When a patient is 800 pounds and you have to carry them down 5 stories, sometimes you just gotta get creative and determined and get it done. When a car is upside down, sometimes you gotta twist about to get inside and treat the driver while someone else is peeling off layers of metal. I think you get a sense of my attitude. I've never been a marathoner, but if something needs to get done, it needs to get done. Sometimes it requires a little mind over body.

So, over the years I've hurt myself a time or two. Mostly pulls and strains, bumps and bruises. That sort of thing.

10 years ago I stated getting these blisters on my big toes - usually under a callous and they were a b**&h to heal. Like weeks and weeks.

I started seeing a podiatrist and it got a little better, but I really wasn't all that compliant - keeping pressure off the foot really didn't work for me (or work).

Then in January I finally got hit with the Big D - diabetes - and it's taken me 8 months to really come to terms.

I have fully engaged my get it done side...and I've lost weight, no more excuses and exercise most every day attitude. Then it happened..a blister that had healed up reformed on Tuesday. I had done a mile and half on the treadmill and then spent all day on my feet running a major exercise with our military partners. When I got home I found it. I was really upset - because with the big D going on I'm really reluctant to power on...seen way to me toe-less victims of diabetes.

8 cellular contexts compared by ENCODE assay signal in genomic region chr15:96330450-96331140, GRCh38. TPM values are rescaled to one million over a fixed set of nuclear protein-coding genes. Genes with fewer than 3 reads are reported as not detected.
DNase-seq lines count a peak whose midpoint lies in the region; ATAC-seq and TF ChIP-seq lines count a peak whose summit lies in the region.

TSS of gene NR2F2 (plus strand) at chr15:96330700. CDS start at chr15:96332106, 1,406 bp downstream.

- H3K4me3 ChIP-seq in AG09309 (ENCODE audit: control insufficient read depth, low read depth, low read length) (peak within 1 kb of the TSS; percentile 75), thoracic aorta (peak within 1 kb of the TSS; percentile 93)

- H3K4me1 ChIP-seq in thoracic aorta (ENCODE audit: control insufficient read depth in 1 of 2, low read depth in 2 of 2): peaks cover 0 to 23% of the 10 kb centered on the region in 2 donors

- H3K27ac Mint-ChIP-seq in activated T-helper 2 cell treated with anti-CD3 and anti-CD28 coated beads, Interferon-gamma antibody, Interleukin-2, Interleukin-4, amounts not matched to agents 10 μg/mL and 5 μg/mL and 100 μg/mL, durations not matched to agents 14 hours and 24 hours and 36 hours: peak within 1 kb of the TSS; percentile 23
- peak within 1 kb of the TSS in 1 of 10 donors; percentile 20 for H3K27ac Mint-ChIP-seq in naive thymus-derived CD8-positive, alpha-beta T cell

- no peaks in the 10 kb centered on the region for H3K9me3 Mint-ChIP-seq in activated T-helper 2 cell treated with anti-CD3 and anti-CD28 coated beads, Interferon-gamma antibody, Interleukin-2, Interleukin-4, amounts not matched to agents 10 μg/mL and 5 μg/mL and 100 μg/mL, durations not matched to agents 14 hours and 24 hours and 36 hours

For two days I was grounded. No exercise - my elbow was acting up so no lifting, and no serious walking. I finally had time this morning to dig out my old bike and air up the tires. I rode a mile or so just to get reacquainted and prove I could do it without killing myself.

It was SO COOL - I haven't been on a bike in years! I can really get back to that...and no elbows or toes were injured in the making of this blog post.

My whole life has been ab0ut determination and finding the work around -and now, at 42 I'm finally applying the same attitude to myself and my health.

I'm a little slow...what can I say?

  Member Comments About This Blog Post:

CJSARGENT1 8/18/2012 9:08AM


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SUGARSMOM2 8/17/2012 8:32PM

  you have a great attitude . we all need a dose of it . you sound like my husband . get it done is his motto. good job .